Brandon Browner’s suspension raises questions

Steve Perotti, TSV Staff Writer

Seattle Seahawks cornerback Brandon Browner is being punished for missing drug tests that while he wasn’t even a member of the National Football League.

The case of Browner has made headlines since the announcement of the player’s one year suspension for a “failure to cooperate” in regards to the leagues substance abuse policy. Browner is categorized as being in the third “stage” of the policy, a label he’s received for missing two separate drug tests in 2006 and 2007.

The strange part of it is this is that the drug tests that Browner missed were scheduled when he was no longer a member of the league. Due to an issue with communication between the league and the player, Browner had no knowledge of these required drug tests. He’s being penalized for missing tests that he was no longer required to take at the time, seeing as how he was no longer a member of the league.

Browner has been back in the league since 2011, and if he had not been escalated to stage three, the numerous tests he’s taken in the past two years would be enough to ensure that Browner’s slate would be wiped clean. The way that the “continued participation” section of the leagues drug policy is structured forces anyone who enters the intervention stages to remain in the stages until they are dismissed or released from the program. Browner was not under contract with the league when he missed the drug tests, and this is why he was placed in the policy’s intervention stages.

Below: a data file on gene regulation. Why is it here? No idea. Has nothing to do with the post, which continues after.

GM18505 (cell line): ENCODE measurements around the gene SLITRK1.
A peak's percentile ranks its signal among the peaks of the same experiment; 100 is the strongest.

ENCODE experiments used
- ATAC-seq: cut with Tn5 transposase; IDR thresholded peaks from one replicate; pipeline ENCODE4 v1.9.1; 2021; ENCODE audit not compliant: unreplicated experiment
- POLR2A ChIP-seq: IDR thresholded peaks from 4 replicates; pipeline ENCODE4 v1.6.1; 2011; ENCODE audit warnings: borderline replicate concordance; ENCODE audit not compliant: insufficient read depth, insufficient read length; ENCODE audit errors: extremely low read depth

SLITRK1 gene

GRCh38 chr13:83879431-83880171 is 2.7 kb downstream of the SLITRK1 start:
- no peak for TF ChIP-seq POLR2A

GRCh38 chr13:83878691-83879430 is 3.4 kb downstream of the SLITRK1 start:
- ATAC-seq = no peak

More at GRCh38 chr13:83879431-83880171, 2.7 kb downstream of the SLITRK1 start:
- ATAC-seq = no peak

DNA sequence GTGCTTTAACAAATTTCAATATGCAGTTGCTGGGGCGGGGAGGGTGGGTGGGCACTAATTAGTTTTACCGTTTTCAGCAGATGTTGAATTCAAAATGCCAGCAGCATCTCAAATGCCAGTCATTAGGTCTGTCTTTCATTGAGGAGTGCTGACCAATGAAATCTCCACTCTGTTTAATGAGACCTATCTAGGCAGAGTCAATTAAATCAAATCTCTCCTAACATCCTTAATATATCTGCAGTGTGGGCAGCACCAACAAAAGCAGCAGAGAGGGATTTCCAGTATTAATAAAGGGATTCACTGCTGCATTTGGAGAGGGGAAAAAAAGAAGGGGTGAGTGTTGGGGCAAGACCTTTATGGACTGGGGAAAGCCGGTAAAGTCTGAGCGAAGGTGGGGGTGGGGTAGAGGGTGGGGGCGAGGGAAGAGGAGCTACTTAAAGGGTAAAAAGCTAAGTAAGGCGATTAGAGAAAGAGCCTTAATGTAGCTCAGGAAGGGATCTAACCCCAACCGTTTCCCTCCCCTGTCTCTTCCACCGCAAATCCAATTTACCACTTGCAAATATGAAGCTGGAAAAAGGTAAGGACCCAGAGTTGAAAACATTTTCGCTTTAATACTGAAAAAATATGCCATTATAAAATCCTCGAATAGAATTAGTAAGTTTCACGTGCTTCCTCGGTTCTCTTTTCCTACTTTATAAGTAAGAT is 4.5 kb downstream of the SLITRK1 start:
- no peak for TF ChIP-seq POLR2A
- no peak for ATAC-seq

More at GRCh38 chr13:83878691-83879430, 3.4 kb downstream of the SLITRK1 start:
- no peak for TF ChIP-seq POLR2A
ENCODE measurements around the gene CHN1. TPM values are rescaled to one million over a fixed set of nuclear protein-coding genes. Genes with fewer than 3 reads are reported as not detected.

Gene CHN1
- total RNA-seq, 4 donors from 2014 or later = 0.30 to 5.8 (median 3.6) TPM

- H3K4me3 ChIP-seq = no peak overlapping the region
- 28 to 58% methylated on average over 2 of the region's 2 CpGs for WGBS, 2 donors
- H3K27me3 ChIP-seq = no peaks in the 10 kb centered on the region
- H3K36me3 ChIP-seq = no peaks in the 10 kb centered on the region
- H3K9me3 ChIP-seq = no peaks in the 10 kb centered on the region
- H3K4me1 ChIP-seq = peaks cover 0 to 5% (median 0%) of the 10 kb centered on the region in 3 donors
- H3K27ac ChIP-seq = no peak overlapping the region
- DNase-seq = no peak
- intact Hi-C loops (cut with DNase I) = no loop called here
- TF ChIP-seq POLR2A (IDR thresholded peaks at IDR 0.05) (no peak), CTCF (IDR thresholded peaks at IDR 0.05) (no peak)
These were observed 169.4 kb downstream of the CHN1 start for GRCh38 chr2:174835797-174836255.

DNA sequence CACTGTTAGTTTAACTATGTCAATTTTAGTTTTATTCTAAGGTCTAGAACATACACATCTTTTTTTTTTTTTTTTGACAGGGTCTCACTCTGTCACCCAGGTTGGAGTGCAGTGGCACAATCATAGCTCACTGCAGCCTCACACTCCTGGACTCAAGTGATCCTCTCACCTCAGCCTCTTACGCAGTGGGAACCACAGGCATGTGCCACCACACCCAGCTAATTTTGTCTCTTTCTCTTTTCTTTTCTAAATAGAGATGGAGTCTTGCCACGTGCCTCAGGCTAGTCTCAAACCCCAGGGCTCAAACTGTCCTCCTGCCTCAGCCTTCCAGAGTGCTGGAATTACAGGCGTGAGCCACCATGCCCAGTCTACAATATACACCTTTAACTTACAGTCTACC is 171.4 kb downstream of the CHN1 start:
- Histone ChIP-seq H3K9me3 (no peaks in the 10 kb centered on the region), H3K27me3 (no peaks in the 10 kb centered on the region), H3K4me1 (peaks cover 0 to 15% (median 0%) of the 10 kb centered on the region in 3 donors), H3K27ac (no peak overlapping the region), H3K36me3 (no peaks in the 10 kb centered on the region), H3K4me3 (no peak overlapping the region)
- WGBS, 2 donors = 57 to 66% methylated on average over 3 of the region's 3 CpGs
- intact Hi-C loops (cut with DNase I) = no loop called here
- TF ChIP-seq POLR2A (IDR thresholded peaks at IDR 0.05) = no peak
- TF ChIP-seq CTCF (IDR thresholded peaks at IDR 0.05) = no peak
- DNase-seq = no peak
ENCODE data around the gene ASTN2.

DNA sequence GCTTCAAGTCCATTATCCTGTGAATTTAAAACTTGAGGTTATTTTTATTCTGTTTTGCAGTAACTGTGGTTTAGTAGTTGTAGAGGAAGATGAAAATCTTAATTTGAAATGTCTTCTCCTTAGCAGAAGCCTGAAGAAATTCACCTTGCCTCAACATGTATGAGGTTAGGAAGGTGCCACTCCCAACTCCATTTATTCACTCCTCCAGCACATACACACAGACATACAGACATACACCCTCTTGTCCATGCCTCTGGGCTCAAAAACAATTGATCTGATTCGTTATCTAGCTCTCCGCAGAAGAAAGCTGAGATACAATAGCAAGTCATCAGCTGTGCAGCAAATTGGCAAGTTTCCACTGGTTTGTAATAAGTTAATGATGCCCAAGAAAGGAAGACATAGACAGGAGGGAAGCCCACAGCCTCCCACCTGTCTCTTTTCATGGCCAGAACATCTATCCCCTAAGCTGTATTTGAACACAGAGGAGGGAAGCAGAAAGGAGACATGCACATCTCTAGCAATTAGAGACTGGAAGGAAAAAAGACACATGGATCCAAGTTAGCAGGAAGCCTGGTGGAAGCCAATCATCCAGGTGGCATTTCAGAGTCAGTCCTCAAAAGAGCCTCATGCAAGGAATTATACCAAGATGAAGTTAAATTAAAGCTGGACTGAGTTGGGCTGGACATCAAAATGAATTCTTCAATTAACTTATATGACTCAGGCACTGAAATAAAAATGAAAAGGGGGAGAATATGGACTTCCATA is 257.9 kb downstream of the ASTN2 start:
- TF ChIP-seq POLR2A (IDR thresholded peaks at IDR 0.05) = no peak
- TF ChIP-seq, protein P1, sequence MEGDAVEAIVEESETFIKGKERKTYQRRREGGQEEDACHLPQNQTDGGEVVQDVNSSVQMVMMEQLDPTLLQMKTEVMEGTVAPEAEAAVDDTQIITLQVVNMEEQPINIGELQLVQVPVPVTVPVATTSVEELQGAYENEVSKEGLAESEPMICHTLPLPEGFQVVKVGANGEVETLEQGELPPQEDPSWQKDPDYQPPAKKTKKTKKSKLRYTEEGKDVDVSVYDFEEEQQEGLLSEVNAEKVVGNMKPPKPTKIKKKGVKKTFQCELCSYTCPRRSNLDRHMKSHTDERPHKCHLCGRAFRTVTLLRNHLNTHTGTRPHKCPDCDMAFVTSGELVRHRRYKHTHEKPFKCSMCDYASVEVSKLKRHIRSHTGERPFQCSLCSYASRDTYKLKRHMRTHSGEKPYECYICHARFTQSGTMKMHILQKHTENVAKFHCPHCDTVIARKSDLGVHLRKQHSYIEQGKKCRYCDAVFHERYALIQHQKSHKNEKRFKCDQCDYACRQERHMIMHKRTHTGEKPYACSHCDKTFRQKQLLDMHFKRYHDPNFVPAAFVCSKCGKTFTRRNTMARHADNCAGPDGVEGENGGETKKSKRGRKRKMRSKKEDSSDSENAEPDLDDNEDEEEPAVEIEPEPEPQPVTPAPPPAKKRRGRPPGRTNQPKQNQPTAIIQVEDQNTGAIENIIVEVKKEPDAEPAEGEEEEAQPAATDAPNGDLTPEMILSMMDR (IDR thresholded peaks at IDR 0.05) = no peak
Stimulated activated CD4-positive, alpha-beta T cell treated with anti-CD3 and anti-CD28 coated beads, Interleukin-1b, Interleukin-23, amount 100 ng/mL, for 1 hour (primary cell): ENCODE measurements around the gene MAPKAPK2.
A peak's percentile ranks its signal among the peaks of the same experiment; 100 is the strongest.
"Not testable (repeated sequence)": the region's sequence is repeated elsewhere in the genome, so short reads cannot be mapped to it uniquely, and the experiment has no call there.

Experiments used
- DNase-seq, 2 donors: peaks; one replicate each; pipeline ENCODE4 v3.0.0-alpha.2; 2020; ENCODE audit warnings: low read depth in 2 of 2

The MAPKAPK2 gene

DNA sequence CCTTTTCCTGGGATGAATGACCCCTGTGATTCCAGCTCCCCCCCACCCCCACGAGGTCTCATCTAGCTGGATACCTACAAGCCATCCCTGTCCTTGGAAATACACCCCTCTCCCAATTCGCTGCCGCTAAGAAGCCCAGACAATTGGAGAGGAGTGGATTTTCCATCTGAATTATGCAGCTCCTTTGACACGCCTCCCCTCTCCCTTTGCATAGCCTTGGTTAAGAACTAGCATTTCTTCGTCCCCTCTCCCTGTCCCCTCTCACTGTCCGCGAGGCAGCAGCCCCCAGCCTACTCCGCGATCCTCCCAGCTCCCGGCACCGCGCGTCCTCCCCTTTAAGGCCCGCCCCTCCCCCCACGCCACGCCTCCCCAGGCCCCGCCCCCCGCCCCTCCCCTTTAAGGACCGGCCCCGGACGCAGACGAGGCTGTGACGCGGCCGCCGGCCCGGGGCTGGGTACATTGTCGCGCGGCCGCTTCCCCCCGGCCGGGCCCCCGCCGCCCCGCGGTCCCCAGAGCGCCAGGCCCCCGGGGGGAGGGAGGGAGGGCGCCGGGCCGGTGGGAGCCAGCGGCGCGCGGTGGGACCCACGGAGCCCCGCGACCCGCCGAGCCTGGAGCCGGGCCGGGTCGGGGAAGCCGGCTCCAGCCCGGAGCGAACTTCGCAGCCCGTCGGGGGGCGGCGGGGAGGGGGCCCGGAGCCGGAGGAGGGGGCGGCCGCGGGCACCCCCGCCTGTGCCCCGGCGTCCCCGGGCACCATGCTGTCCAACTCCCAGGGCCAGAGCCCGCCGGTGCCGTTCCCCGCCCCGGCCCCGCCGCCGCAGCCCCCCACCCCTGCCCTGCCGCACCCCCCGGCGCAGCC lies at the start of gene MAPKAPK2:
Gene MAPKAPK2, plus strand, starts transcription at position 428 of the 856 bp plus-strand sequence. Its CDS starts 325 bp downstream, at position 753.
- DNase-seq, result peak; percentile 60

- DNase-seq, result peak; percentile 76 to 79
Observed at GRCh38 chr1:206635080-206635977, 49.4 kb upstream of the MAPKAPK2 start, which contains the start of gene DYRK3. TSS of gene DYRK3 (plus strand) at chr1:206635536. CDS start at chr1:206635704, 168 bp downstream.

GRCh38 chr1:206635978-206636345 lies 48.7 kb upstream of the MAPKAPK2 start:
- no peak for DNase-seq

To add insult to injury, the substance that Browner is guilty of abusing, is marijuana. And according to a source close to Browner, it was a “small amount” of marijuana metabolites that were found in Browner’s system.

Regardless of marijuana’s categorization as a controlled substance, does it warrant such a strict and stringent punishment? He is being punished with the severity of an athlete who tested positive for heroin or cocaine.

Browner should be exempt from the intervention stages of the leagues policy. At this point in time, it’s common knowledge that marijuana is not a “performance enhancing” drug; therefore, the punishment for such a situation should be different.